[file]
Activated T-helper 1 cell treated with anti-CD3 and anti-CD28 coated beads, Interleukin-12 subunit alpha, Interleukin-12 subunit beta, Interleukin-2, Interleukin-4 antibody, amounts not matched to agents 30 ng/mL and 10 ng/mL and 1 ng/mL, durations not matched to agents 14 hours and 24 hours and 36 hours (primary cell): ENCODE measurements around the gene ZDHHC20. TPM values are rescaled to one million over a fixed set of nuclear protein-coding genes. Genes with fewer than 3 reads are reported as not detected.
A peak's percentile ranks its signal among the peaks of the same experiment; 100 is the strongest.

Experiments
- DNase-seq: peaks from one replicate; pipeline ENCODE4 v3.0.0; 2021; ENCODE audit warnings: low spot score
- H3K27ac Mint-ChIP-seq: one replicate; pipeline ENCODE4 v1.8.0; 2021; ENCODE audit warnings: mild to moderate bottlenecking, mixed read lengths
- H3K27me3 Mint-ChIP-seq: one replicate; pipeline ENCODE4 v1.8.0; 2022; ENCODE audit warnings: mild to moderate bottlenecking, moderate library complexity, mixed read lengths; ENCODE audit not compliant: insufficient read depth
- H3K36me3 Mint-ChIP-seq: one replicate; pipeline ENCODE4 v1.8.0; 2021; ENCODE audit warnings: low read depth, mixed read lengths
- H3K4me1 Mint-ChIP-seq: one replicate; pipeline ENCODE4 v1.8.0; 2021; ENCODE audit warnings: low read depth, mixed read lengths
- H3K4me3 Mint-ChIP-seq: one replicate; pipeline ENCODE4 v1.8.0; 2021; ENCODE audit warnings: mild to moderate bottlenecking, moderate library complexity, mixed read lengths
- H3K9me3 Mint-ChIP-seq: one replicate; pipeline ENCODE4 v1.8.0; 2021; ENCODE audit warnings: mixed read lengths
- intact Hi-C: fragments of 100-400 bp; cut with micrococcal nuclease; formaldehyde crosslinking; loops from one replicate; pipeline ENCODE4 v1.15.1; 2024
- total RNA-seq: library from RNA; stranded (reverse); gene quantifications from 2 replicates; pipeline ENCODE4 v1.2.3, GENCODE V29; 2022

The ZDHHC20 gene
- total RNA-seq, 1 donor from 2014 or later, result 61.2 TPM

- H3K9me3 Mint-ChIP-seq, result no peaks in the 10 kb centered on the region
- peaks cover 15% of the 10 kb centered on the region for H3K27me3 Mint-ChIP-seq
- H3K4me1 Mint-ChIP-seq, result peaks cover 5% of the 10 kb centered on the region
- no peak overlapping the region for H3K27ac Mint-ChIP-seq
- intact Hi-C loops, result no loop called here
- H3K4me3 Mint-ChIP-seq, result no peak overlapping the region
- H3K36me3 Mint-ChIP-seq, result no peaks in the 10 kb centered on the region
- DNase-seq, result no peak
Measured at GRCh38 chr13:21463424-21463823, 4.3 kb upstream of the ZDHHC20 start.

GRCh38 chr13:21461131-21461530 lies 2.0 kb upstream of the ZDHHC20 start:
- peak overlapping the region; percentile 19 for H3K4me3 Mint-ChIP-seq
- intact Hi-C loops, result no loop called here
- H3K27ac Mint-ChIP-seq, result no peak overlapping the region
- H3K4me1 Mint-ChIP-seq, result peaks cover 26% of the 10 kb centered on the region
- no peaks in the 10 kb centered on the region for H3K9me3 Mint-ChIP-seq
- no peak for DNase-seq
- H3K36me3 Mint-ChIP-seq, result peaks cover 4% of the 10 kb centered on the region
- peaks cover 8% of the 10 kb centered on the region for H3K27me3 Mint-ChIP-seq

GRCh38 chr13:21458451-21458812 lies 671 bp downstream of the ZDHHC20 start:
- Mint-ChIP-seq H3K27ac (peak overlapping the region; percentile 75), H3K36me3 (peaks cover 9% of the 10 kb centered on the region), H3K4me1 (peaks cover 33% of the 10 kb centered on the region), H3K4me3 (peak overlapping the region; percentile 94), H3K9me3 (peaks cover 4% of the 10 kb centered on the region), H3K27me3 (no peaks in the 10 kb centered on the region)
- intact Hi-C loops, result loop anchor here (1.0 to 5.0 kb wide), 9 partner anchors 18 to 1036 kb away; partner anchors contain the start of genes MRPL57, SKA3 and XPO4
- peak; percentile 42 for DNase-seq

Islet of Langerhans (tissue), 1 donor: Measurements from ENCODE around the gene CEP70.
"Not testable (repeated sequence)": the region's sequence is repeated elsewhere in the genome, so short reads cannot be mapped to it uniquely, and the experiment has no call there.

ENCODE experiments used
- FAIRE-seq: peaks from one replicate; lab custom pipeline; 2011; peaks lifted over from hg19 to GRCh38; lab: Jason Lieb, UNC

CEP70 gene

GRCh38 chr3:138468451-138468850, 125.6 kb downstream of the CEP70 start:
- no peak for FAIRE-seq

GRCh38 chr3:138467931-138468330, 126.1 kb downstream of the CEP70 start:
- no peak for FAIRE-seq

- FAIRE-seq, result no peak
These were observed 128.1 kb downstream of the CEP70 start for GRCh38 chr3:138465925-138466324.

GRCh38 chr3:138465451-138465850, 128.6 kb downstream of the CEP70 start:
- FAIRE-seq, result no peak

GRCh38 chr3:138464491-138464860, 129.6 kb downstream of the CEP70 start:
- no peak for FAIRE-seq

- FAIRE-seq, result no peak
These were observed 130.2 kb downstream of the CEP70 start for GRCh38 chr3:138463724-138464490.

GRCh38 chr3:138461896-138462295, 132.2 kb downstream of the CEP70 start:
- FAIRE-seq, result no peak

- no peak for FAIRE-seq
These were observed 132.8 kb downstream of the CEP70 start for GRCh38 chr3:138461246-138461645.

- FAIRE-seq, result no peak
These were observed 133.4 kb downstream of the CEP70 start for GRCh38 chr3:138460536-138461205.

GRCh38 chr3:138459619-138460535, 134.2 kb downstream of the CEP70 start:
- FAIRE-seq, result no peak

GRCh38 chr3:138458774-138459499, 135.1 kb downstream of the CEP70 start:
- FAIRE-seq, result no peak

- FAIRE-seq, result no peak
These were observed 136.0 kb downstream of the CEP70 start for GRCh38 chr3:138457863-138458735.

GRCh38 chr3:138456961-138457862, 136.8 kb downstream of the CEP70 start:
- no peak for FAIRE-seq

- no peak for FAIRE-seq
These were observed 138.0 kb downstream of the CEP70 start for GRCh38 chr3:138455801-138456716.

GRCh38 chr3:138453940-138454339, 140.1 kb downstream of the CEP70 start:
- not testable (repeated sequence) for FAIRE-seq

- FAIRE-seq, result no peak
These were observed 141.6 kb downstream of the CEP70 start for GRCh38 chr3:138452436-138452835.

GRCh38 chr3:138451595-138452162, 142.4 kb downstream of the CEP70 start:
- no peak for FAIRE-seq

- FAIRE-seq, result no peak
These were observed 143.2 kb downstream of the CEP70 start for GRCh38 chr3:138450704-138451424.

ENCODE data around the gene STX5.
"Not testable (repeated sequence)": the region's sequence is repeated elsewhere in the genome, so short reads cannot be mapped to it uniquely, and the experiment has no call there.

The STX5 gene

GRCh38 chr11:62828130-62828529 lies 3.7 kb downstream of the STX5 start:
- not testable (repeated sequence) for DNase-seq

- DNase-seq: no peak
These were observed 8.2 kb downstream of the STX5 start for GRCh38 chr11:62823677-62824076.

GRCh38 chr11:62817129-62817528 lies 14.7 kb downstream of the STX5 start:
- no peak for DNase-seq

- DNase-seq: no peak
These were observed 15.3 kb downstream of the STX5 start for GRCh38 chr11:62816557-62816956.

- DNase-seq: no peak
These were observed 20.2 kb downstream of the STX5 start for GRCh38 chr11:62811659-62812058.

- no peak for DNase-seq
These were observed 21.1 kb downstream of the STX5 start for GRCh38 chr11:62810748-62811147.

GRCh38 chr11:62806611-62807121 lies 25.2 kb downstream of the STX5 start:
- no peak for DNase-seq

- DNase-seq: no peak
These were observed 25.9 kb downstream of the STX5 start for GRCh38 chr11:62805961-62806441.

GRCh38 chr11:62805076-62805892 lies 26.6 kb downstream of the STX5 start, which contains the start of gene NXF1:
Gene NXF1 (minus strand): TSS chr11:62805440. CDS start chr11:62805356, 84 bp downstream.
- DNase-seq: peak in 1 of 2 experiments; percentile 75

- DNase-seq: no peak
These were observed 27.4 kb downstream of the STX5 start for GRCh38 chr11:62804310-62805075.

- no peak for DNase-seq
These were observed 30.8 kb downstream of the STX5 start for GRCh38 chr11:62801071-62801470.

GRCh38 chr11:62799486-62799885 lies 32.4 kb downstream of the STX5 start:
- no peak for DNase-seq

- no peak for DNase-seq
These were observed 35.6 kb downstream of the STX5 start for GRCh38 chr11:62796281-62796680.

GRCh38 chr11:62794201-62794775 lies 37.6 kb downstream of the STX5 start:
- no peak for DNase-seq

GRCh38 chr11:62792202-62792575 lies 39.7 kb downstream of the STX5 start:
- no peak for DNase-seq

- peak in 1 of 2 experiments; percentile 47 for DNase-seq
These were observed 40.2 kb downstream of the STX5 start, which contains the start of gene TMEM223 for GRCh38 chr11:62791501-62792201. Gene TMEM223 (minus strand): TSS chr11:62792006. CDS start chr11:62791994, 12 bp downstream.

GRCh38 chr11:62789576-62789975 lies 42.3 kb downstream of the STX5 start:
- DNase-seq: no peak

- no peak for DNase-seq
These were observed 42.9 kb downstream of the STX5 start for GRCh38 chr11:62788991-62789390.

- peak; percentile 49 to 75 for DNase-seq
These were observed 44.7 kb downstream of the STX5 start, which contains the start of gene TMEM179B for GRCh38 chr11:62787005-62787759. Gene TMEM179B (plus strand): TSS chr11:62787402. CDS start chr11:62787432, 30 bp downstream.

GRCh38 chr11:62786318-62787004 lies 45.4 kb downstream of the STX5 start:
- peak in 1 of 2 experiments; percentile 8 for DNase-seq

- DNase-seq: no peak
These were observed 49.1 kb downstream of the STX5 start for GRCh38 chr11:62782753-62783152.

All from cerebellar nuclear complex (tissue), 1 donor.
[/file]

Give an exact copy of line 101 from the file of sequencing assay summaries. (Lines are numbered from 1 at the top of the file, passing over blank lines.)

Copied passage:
These were observed 27.4 kb downstream of the STX5 start for GRCh38 chr11:62804310-62805075.